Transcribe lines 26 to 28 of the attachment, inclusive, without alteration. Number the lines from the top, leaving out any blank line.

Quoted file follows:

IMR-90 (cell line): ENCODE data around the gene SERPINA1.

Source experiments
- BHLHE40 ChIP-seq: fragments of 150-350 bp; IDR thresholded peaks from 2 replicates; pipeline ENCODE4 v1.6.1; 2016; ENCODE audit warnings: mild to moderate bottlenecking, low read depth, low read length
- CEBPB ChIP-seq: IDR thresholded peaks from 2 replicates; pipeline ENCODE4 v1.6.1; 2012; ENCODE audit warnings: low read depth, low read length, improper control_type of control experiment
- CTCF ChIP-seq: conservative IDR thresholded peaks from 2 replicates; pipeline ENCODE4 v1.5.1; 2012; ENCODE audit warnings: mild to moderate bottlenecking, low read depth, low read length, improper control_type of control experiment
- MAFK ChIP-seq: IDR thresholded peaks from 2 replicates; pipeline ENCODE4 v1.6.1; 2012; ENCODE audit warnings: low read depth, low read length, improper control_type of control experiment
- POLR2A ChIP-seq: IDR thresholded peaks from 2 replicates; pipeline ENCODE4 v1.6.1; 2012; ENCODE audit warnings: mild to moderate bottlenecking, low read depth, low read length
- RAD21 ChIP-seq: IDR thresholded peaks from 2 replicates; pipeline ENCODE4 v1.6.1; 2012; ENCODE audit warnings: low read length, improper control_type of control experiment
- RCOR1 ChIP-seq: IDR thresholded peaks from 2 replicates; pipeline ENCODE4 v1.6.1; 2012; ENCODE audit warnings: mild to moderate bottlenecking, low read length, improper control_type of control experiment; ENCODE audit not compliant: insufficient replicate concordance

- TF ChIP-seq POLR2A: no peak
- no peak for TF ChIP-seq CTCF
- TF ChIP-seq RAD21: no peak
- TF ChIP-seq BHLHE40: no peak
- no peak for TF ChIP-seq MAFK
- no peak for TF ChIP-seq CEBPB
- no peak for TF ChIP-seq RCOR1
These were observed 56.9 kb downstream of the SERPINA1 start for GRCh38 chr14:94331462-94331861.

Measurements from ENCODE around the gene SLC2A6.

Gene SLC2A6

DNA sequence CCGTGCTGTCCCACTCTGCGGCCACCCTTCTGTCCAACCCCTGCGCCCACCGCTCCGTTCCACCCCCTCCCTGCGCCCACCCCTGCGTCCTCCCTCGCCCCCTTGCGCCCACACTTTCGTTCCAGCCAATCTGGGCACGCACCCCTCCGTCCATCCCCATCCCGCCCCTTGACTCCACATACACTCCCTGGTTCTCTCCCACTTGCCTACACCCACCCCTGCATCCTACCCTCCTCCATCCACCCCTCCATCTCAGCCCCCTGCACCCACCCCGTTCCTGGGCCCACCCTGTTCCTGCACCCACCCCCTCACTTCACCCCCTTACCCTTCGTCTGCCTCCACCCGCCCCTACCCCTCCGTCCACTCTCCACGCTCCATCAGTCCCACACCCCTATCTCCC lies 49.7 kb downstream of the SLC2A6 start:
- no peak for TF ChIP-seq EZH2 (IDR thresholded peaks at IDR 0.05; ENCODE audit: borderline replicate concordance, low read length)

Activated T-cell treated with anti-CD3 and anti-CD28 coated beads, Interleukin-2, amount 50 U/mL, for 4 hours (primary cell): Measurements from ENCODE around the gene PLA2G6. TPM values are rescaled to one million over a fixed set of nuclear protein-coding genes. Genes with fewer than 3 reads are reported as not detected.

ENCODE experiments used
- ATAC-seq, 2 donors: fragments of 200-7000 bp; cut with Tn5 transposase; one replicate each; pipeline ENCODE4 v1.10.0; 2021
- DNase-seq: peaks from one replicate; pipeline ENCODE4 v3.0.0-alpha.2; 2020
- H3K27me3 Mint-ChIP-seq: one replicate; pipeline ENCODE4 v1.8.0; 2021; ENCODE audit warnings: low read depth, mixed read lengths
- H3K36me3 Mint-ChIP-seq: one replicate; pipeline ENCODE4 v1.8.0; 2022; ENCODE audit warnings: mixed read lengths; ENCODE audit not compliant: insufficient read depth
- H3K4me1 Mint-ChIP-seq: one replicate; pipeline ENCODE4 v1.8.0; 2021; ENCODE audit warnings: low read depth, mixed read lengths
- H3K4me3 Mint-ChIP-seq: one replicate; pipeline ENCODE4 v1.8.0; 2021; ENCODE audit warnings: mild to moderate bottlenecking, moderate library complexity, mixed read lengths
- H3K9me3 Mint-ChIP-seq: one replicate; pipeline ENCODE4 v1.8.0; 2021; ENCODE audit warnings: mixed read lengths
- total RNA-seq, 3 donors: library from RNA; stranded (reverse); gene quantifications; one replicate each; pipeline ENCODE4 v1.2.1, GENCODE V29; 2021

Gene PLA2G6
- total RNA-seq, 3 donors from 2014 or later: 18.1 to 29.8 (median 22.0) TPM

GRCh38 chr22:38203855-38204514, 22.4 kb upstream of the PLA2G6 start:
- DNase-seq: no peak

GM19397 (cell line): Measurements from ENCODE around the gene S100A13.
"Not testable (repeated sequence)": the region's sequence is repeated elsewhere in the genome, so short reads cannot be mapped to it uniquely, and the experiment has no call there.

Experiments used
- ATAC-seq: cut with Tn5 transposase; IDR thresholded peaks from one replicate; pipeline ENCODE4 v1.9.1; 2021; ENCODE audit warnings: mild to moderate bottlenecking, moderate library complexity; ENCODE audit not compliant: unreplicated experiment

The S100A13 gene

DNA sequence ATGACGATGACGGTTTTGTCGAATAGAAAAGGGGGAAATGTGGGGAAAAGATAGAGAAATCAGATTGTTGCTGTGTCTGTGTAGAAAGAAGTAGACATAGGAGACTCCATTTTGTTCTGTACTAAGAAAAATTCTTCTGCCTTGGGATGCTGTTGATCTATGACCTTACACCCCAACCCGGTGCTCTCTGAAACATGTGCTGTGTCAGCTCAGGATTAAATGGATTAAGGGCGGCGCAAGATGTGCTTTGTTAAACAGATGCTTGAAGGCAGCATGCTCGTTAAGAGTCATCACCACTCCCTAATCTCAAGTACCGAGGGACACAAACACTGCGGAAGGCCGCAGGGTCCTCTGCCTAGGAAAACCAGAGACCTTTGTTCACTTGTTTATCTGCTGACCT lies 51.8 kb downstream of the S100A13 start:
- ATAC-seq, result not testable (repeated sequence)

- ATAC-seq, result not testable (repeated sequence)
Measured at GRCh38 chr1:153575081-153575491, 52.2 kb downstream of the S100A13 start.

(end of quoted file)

- H3K27me3 Mint-ChIP-seq: one replicate; pipeline ENCODE4 v1.8.0; 2021; ENCODE audit warnings: low read depth, mixed read lengths
- H3K36me3 Mint-ChIP-seq: one replicate; pipeline ENCODE4 v1.8.0; 2022; ENCODE audit warnings: mixed read lengths; ENCODE audit not compliant: insufficient read depth
- H3K4me1 Mint-ChIP-seq: one replicate; pipeline ENCODE4 v1.8.0; 2021; ENCODE audit warnings: low read depth, mixed read lengths